I was hoping that the tragedy of 9/11 would be the kind of wakeup call to this country that would bring about something positive in the world. That we would be looked upon with respect because we had learned to take care of each other here so that people would be better educated, have better health care, housing, and a feeling of connection to the other nations in the world.

I think that the real tragedy these years after 9/11 is that we haven't learned real lessons about the rest of the world and how to take the best of this country and use it to the benefit of other nations. President Kennedy, in his speech inaugurating the Peace Corps, said something like: "Those who have so much will not be able to keep it if they are unwilling to share with those who have so little." In other words, we have to give it away, in order to keep it.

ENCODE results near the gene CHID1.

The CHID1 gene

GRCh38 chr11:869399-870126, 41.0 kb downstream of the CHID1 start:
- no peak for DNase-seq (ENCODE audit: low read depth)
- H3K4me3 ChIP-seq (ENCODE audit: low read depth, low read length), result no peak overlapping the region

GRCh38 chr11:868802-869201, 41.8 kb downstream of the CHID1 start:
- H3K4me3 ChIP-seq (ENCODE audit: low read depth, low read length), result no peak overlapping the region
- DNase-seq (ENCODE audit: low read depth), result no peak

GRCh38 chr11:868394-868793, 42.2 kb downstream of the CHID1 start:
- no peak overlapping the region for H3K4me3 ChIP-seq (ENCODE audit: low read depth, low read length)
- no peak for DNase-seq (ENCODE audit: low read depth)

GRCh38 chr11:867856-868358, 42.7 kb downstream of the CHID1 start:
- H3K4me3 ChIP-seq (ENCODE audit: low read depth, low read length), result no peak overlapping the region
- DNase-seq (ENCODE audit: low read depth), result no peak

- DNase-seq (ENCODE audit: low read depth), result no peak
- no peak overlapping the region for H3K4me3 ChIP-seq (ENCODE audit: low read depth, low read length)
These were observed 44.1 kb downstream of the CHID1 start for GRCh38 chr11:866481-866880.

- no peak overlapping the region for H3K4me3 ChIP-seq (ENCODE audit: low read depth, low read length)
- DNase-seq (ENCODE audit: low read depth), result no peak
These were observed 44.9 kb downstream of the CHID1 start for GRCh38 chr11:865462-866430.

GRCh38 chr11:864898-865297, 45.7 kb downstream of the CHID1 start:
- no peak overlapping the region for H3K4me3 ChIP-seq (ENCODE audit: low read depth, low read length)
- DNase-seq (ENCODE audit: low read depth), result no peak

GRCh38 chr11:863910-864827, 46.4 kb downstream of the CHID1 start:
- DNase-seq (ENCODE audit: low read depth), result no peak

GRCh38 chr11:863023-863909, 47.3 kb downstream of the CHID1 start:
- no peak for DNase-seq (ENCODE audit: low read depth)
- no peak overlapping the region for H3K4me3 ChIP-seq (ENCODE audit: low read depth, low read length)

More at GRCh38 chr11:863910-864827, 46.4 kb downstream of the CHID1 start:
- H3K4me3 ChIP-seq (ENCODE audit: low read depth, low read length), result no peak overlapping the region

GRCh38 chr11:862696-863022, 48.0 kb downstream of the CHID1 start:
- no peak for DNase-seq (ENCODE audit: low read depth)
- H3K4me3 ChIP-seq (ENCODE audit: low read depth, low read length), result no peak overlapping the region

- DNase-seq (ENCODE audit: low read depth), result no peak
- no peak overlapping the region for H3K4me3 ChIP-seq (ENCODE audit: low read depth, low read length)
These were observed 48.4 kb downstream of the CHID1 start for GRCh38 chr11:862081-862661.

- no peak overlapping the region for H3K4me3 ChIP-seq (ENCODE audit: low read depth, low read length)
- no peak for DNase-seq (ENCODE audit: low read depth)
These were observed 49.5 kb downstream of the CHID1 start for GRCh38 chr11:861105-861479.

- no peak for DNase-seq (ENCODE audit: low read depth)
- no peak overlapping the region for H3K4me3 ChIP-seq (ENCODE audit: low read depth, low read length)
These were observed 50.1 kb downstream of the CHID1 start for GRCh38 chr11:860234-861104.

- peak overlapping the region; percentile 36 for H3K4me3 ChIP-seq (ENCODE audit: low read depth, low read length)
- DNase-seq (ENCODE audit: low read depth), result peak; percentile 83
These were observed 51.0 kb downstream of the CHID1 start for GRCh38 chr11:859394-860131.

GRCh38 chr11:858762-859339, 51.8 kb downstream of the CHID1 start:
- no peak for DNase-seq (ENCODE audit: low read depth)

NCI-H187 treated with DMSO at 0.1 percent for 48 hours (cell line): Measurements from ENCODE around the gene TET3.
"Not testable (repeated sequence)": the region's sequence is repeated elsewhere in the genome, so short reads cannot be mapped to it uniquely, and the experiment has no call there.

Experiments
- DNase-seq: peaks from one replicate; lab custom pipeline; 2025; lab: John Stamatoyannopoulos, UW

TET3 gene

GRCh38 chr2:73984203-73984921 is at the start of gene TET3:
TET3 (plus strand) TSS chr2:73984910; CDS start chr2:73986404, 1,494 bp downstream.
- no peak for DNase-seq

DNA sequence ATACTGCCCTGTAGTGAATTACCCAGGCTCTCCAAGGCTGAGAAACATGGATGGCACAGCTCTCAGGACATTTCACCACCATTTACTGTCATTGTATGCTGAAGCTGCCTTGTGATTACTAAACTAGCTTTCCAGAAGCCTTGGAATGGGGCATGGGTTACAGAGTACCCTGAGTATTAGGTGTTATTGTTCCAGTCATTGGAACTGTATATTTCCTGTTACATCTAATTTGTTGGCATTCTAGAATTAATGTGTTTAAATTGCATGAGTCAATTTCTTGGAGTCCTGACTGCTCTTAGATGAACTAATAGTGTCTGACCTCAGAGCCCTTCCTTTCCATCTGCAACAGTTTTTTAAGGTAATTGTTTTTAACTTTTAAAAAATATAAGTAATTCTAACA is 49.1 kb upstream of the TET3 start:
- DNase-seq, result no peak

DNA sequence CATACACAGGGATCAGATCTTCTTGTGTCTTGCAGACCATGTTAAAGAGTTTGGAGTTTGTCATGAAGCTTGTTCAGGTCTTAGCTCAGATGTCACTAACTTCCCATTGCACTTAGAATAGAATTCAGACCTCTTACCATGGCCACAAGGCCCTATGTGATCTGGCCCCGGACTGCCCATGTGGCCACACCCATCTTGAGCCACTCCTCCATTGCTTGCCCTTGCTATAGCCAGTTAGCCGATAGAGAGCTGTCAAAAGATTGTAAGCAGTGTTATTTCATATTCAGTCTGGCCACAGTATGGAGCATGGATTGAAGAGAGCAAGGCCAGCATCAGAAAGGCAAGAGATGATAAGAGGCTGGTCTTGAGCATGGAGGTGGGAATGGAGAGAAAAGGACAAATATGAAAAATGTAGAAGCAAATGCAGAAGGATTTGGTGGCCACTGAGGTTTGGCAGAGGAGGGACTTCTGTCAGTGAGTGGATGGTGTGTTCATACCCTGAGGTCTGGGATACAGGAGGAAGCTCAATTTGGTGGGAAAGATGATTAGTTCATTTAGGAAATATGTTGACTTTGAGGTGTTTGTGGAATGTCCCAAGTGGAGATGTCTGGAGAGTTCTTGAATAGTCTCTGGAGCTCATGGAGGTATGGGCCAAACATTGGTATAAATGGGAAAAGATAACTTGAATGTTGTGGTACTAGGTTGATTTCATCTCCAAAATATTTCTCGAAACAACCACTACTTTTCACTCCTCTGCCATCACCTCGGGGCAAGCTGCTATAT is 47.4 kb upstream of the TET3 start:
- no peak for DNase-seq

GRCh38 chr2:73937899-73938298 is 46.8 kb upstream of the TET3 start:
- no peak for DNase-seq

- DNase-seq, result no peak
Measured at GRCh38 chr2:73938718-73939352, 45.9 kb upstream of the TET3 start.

Genuine, national self examination would be a tribute to those who tragically died on 9/11. Perhaps we could prevent similar horrors in the future.

Sunday, March 18, 2007


Last night I read some in the book Lois Remembers which tells the story of Lois W., co-founder of Al-Anon. In this book she chronicles her life before and after getting married to Bill W. co-founder of AA. I am only part way through the book but can only wonder at the stamina of this woman and all that she sacrificed in her life. One of the more telling passages for me was her statement on pg. 78, "The problem is not about my life, of course, for probably the suffering is doing me good, but about his--the frightful harm this resolving and breaking down, resolving and breaking down again, must be doing to him......."